People regularly assume Southeast Asia Globe is a much bigger operation than we are in reality. We give off big publication energy, I guess.
That certainly has its benefits – we’re a tight-knit team of friends, with the freedom to explore ideas and projects that interest us. But inevitably it also has its downsides, mainly, we’re all pretty exhausted a lot of the time.
Personally, I feel we peaked in terms of the Globe’s best ever, most impactful and certainly most controversial reporting to date around early April this year. That time saw us co-publish stories with the Washington Post and Al Jazeera following Allegra’s trip to Myanmar, something that sparked a heated and needed debate on journalism ethics. Kiana also dug into the controversial issue of sex workers in Cambodia, providing what I felt was a rare genuinely fresh perspective on the debate. It also saw Andrew and I interview the brother of a Tuol Sleng victim in the wake of a Vice story colourising photos of victims of the Cambodian genocide, a story for which I received more positive feeback than any other.
But as so often seems to be the case in life, following this peak has come a trough. Pushing out this kind of journalism takes a lot of time and energy, and it’s starting to catch up with us all.
In terms of our Phnom Penh-based team, Kiana and Allegra have been a revelation since they joined, but we’ve asked a lot of them and they are inevitably starting to burn out. Andrew has been a Globe stalwart for two years now, and he rarely enjoys time off. I’ve also been grinding to get content out Monday-Friday for the past 20 months. The eagle-eyed among you will have noticed we missed one day last week when a story fell through – that signalled to me it was time to take a break.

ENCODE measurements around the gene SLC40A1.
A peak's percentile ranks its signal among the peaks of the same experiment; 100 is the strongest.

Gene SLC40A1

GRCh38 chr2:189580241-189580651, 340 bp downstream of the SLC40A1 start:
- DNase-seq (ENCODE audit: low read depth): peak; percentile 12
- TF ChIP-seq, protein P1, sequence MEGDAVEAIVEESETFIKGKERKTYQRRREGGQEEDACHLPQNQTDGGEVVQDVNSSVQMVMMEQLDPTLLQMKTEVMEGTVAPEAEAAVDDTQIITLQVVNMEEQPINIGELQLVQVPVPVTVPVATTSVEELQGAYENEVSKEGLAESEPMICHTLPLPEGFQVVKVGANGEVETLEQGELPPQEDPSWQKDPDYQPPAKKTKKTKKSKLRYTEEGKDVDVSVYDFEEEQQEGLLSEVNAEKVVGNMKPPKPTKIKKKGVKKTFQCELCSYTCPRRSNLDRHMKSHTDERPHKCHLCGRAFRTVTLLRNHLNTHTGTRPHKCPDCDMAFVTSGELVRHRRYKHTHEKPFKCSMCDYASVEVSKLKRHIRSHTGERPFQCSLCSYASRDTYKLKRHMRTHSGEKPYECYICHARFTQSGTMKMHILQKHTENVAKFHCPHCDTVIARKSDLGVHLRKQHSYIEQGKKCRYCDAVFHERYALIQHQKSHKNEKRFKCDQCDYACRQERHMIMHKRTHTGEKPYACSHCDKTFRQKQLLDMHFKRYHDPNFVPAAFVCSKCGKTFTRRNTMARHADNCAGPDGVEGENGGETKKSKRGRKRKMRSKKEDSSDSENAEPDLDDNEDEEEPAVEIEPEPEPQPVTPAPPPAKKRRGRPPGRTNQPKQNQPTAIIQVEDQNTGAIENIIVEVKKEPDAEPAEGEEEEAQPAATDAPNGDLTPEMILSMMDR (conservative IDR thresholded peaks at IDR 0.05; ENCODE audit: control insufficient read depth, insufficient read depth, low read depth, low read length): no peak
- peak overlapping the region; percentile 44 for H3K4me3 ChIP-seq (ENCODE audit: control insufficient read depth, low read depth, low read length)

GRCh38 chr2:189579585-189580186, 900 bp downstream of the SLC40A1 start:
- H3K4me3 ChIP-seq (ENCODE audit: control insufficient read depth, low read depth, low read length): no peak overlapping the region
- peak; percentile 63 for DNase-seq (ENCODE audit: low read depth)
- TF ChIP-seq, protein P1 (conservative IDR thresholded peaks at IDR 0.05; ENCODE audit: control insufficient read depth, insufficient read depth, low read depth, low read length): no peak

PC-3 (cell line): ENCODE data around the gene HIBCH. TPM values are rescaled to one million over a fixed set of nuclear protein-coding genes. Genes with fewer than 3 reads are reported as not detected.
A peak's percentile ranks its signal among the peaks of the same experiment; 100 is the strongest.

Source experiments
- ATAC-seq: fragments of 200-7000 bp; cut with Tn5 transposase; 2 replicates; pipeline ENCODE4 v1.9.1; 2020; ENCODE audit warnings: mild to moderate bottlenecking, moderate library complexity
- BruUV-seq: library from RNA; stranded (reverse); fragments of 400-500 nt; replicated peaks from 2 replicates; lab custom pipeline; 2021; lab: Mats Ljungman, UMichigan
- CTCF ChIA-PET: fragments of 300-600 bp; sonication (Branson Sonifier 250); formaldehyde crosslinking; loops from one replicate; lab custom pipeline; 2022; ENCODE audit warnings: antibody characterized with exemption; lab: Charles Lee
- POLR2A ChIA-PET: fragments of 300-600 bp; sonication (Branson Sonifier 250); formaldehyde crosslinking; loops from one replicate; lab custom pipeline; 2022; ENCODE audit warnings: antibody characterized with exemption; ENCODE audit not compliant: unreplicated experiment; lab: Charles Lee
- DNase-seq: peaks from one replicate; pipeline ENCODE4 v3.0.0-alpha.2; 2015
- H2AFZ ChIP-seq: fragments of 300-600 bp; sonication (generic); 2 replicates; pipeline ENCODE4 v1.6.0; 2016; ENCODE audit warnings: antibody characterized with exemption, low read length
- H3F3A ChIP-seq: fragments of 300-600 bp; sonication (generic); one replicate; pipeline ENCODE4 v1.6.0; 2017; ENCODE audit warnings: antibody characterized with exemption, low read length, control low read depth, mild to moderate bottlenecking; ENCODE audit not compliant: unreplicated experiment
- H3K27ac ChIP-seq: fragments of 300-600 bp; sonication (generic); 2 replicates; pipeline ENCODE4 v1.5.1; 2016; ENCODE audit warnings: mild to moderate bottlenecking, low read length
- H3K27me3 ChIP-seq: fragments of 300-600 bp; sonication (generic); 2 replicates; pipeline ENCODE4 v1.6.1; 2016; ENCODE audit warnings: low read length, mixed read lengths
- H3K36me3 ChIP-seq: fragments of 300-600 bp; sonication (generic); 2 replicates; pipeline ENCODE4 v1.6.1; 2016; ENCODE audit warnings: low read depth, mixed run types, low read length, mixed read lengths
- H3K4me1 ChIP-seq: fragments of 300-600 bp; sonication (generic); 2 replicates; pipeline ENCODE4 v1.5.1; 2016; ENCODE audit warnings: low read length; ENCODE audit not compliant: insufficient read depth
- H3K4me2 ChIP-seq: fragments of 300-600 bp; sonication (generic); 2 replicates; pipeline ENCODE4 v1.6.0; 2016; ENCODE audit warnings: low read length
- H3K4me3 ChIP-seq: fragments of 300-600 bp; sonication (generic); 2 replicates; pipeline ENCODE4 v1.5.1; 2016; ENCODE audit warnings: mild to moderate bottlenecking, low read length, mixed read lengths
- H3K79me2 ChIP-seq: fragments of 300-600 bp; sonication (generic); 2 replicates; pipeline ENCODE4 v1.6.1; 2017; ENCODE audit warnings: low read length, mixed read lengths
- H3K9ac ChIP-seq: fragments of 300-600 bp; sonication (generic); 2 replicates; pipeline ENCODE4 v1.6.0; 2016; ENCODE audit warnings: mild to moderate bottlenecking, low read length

So in the spirit of recharging our batteries, we’ve decided to take a one-week hiatus from publishing, starting today, Monday June 14. We’ll return on Monday June 21 and use our time away to reset and recalibrate. A key part of our mission is to bring you the most important stories from across the region, not the most stories, so we’ll also be considering the quality and direction of our reporting moving forward.
While we’re away, we’ll be promoting some of the young reporters who have passed through our organisation in the past year or so, as training and equipping aspiring young journalists in Southeast Asia to succeed in this field is the work we’re most proud of. To help us continue this work of training a new generation of journalists in the region, as well as our regular reporting, please consider contributing to our ongoing fundraising efforts.
So here’s to putting our feet up a little. We’ll see you all next week.